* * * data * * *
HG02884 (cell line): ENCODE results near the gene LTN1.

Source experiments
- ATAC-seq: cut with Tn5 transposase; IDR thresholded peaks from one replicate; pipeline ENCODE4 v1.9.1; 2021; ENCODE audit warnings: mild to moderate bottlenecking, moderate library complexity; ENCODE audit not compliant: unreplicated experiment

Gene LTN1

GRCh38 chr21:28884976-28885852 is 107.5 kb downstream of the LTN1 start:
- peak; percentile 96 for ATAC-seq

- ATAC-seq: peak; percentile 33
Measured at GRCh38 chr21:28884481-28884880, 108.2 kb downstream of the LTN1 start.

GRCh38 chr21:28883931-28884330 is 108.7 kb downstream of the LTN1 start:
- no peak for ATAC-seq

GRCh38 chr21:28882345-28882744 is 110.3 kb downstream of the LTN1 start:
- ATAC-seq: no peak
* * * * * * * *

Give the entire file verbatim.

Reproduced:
HG02884 (cell line): ENCODE results near the gene LTN1.

Source experiments
- ATAC-seq: cut with Tn5 transposase; IDR thresholded peaks from one replicate; pipeline ENCODE4 v1.9.1; 2021; ENCODE audit warnings: mild to moderate bottlenecking, moderate library complexity; ENCODE audit not compliant: unreplicated experiment

Gene LTN1

GRCh38 chr21:28884976-28885852 is 107.5 kb downstream of the LTN1 start:
- peak; percentile 96 for ATAC-seq

- ATAC-seq: peak; percentile 33
Measured at GRCh38 chr21:28884481-28884880, 108.2 kb downstream of the LTN1 start.

GRCh38 chr21:28883931-28884330 is 108.7 kb downstream of the LTN1 start:
- no peak for ATAC-seq

GRCh38 chr21:28882345-28882744 is 110.3 kb downstream of the LTN1 start:
- ATAC-seq: no peak